Minute pirate bugs, order Hemiptera, family Anthocoridae, are tiny takers. Adults are tiny - 1/8" long, with immatures being even smaller. Using their piercing sucking mouthparts, they take body fluids from insect eggs, spider mites and small insects such as aphids, thrips and leafhoppers.
There are two species that are commercially available. Orius tristicolor, commonly called the minute pirate bug, is found in western states. The insidious flower bug, Orius insidiosus, is commonly found in field crops in the eastern United States. The adult is black with white areas on the wings (see drawing). Wingless nymphs are brown or orange in color and may have noticeably red eyes. Both stages are predaceous. When prey is not available, they feed on pollen and plant sap, hence the name. This feeding does not significantly damage plants.
These bugs work best between 70 and 900F. They go into diapause when daylight is shorter than 14 hours. Eggs are laid individually in leaf stems or veins and are difficult to see. It takes anywhere from 9 - 25 days to get from the egg to adult stage depending on food source and temperature. The nymphs go through five stages. With each stage they increase in size and begin to look more like adults. Females are capable of laying between 80 and 100 eggs. Adults live for three to four weeks so under favorable conditions there are two to three generations per year.
As far as vegetable pests go, minute pirate bugs prey on corn earworm and corn borer eggs, corn leaf aphids, potato aphids and potato leafhopper nymphs. They are good predators because they are very active and effectively search out prey even at low densities. In Canada and Europe, minute pirate bugs successfully control spider mites in greenhouses. They may attack beneficial mites as well and so should not be used in conjunction with them.
Research in Illinois, using field corn in tassel, tested the insidious flower bug for its effectiveness against European corn borer and corn earworm eggs. In a 48-hour period, the flower bug destroyed up to 53% of total corn borer eggs. To mimic what occurs naturally, corn borer eggs were pinned onto leaves near the ear and the ear husk. The flower bug preyed mainly on egg masses attached to upper and lower leaf surfaces as opposed to the husk. Increasing percentages of corn borer eggs died as the number of flower bug predators per treatment increased.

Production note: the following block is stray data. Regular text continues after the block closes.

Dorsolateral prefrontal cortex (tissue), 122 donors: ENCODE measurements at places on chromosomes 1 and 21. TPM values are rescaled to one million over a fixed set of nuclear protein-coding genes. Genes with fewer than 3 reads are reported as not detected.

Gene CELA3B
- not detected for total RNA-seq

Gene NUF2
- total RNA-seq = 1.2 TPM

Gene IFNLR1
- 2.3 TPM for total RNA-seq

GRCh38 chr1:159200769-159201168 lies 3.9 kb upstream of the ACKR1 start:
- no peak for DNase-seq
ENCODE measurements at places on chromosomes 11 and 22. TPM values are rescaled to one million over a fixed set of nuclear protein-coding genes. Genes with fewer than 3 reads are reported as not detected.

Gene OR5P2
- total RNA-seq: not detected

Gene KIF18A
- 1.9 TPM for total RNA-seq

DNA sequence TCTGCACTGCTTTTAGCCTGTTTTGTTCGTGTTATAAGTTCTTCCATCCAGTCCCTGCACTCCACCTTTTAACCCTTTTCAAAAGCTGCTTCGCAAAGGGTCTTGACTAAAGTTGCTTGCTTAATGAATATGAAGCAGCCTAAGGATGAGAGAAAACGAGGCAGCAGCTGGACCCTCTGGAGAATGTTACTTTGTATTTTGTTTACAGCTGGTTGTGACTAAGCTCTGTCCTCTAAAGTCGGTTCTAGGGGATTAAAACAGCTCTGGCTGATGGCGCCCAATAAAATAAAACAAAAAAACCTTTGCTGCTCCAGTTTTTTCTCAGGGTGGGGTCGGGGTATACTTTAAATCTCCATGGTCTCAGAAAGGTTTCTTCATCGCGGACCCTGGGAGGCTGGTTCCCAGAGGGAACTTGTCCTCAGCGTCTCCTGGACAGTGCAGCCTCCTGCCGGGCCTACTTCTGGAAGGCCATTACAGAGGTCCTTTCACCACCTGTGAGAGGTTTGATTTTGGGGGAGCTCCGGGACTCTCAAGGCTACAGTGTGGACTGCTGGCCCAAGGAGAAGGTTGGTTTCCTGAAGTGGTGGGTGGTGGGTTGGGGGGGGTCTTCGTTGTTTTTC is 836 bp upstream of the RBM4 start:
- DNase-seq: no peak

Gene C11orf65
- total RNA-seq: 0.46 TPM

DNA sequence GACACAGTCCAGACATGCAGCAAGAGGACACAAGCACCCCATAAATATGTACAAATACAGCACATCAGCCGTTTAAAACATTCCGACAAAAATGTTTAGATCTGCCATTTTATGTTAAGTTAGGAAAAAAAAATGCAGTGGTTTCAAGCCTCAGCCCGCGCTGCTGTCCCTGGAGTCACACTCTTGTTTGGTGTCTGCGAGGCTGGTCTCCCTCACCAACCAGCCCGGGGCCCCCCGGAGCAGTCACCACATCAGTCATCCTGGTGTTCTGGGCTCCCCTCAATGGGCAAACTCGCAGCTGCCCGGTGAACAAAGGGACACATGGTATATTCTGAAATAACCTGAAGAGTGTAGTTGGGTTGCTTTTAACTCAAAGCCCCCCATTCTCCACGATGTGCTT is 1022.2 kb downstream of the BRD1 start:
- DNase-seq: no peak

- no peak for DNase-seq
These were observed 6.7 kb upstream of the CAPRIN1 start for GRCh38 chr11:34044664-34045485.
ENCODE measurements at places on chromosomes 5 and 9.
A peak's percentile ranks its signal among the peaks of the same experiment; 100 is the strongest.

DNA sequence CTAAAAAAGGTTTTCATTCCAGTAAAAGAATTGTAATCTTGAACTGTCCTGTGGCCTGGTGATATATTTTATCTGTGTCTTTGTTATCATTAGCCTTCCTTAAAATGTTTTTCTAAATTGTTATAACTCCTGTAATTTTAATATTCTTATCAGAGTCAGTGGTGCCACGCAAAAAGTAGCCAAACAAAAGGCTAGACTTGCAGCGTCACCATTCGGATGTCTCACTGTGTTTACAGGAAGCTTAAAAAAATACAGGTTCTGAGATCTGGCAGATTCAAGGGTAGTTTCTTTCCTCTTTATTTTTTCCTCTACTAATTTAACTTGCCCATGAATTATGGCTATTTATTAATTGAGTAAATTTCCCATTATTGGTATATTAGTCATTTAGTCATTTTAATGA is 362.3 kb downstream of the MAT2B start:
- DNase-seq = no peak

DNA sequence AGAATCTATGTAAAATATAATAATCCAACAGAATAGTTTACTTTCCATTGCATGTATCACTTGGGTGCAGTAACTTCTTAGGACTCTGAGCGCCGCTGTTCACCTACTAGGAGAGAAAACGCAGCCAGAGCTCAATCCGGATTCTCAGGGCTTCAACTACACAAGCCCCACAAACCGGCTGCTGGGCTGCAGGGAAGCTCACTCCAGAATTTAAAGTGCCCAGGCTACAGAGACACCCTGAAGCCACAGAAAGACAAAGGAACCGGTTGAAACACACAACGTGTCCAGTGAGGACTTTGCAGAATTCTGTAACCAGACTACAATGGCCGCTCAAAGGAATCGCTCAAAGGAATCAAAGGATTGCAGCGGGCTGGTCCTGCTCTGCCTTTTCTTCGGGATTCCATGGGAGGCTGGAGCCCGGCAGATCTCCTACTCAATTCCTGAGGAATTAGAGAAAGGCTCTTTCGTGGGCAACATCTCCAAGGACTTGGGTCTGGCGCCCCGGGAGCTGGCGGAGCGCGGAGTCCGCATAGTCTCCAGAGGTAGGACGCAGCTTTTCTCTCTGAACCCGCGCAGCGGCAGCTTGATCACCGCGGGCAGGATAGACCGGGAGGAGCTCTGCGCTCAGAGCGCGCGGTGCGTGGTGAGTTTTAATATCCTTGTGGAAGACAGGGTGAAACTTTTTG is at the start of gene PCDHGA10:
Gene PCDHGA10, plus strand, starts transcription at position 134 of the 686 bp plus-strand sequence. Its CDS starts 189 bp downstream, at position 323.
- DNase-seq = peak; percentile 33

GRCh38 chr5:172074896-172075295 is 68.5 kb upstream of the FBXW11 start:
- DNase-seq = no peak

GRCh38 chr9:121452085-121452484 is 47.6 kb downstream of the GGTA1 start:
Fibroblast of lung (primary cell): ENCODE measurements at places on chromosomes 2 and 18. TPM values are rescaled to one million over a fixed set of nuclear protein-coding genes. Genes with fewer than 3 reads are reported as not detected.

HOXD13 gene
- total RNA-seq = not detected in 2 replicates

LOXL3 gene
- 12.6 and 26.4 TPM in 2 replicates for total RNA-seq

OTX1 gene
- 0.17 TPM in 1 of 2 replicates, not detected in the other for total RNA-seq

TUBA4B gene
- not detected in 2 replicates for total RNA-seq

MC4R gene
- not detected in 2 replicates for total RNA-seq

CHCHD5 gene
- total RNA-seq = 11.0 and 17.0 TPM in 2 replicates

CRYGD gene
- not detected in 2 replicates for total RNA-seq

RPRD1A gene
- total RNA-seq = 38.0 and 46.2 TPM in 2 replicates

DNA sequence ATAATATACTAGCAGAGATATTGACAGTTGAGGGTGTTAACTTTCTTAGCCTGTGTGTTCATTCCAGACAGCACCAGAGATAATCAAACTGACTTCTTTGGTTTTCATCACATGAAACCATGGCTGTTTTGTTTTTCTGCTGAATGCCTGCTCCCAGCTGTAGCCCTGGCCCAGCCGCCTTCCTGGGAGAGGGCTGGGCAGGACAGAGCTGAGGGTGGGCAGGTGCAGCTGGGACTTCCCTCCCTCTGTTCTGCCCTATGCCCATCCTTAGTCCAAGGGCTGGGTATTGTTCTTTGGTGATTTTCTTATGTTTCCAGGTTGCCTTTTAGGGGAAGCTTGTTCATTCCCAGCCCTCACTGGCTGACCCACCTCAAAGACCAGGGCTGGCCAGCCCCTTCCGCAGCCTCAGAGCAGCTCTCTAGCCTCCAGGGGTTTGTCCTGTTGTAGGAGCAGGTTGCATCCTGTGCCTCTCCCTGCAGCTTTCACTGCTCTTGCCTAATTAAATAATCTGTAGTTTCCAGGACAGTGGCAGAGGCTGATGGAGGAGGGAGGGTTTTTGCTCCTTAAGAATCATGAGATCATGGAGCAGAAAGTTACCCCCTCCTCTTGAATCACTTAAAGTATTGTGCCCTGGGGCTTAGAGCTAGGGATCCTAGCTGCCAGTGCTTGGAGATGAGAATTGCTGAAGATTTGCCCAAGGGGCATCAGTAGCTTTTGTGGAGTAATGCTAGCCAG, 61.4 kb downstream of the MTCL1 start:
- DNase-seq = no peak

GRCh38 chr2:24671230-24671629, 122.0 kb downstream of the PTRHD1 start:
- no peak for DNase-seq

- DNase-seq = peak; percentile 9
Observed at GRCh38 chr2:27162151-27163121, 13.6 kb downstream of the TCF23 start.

In the corn earworm treatments, up to 74% of the total eggs were destroyed in the 48-hour period. To simulate natural conditions, the corn earworm eggs were placed on the tassels, silks and upper side of upper leaves. In the treatment with 12 predators and the eggs on silk, 100% mortality occurred. Almost 94% of the eggs on the leaves were killed. The predators did not get up to the tassels however. Since earworms only occasionally lay eggs on tassels this is not a big concern. Most corn earworm eggs are laid on the silks which flower bugs are attracted to.
Indoors, both adults and nymphs can each consume up to 30 mites per day. They may kill more eggs and insects than they eat by their probing. In the Illinois study, the researcher had trouble determining whether an egg had actually been fed on or had just been punctured and asa result dried out.
Based on what we now know of the insidious flower bug, what can be done to maintain its population? Use of friendly pesticides such as Bts, applied only when and where needed, will conserve the existing population of flower bugs. Ruth Hazzard, UMass Extension, in on-farm trials in Massachusetts, is testing Bts for control of early-season corn borers (Grower 95-5). She feels Bt products show good potential for effectiveness against corn borer and planned to test them again. Because these insects feed on plant sap when prey are not available, systemic insecticides should be avoided.
On the positive side, what can we do to increase the population of flower bugs? Mixed plantings that provide flowers throughout spring and summer will mean food for these bugs whenever pests are not available. Tim Abbey, UConn Cooperative Extension, suggests letting weeds such as wild carrot, mustard and ragweed come into flower in the hedgerows surrounding the fields where you want to promote beneficials. Alfalfa and buckwheat planted nearby also provide a flower source.
Following is a list of sources if you want to add to the native population. They are shipped as adults or nymphs in a carrier such as rice hulls. Green Methods recommends releasing them 1000-2000 per acre.
The Green Spot (Green Methods)
Plant Sciences, Inc.